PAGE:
Teacher–child relationships narrated by parents of children with difficulties in self-regulation
Rautamies, E., Poikonen, P.-L., Vähäsantanen, K., & Laakso, M.-L. (2016). Teacher–child relationships narrated by parents of children with difficulties in self-regulation. Early Child Development and Care, 186 (11), 1846-1858. doi:10.1080/03004430.2015.1135429
Published inEarly Child Development and Care
© 2016 Taylor & Francis. This is a final draft version of an article whose final and definitive form has been published by Taylor & Francis (Routledge). Published in this repository with the kind permission of the publisher.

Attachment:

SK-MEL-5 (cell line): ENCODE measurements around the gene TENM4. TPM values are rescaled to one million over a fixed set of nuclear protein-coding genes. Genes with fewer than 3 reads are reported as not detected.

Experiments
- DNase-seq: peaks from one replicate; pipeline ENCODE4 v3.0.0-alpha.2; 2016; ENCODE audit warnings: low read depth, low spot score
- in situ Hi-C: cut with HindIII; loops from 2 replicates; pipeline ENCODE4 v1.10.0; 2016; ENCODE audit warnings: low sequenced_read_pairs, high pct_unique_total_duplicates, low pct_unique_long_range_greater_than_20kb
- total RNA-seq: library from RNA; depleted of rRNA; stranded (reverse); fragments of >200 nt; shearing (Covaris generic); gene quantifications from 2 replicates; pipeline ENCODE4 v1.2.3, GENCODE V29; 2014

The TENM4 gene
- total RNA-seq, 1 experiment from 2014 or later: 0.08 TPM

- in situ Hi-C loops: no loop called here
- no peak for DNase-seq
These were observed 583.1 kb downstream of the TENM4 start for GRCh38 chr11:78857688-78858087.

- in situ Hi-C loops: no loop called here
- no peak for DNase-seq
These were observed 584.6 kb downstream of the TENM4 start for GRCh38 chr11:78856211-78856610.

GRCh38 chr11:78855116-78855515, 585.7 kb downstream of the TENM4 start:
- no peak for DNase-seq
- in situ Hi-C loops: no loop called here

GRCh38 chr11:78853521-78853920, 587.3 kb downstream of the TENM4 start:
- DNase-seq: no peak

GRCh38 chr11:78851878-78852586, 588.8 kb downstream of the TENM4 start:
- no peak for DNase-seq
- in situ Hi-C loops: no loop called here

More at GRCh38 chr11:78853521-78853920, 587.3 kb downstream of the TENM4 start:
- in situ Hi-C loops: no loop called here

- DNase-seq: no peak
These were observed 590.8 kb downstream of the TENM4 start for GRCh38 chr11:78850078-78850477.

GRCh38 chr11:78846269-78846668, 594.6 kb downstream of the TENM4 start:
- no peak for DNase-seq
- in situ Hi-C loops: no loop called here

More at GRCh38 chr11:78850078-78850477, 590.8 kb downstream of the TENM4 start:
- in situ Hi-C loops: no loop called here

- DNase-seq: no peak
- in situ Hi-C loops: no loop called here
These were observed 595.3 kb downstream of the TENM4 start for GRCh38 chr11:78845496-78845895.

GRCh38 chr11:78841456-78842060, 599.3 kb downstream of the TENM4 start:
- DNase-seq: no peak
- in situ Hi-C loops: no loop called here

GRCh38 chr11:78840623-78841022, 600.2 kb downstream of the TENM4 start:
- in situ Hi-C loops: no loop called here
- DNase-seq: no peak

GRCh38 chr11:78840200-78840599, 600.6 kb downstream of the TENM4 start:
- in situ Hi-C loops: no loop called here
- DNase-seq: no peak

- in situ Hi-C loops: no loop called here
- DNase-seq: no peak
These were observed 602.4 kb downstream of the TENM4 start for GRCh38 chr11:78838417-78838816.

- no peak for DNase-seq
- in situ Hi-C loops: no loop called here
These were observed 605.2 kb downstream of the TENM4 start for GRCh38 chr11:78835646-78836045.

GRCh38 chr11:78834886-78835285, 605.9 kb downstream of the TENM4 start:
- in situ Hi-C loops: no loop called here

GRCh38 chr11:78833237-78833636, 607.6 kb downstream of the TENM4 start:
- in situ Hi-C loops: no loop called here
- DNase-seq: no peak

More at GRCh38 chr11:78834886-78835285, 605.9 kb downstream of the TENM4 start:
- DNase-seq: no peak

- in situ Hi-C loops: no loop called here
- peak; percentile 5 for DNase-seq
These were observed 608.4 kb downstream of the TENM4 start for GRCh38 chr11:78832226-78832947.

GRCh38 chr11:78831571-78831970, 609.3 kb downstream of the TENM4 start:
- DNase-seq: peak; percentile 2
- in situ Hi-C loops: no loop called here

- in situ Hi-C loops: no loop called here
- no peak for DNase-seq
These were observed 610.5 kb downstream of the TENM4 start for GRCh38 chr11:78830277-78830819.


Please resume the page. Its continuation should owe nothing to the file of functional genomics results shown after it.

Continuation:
This study addresses the relationships between teachers and children (four to six years old) with difficulties in self-regulation from the parent's point of view. Narratives were constructed in 21 interviews with parents of children who have difficulties in self-regulation. The study focused on two questions: (i) What kinds of teacher–child relationships can be identified in the parents’ narratives? and (ii) How is the child positioned in this relational context? The teacher–child relationships found were labelled neutral, problematic and caring. Within these categories, the child was positioned in nine ways ranging from the child as troublesome to the child as unique. The study offers tools for analysing the teacher–child relationship. It helps to understand this relationship from the parental point of view, thereby contributing to the objective of supporting the development and well-being of children in the early childhood education context in cooperation with their parents.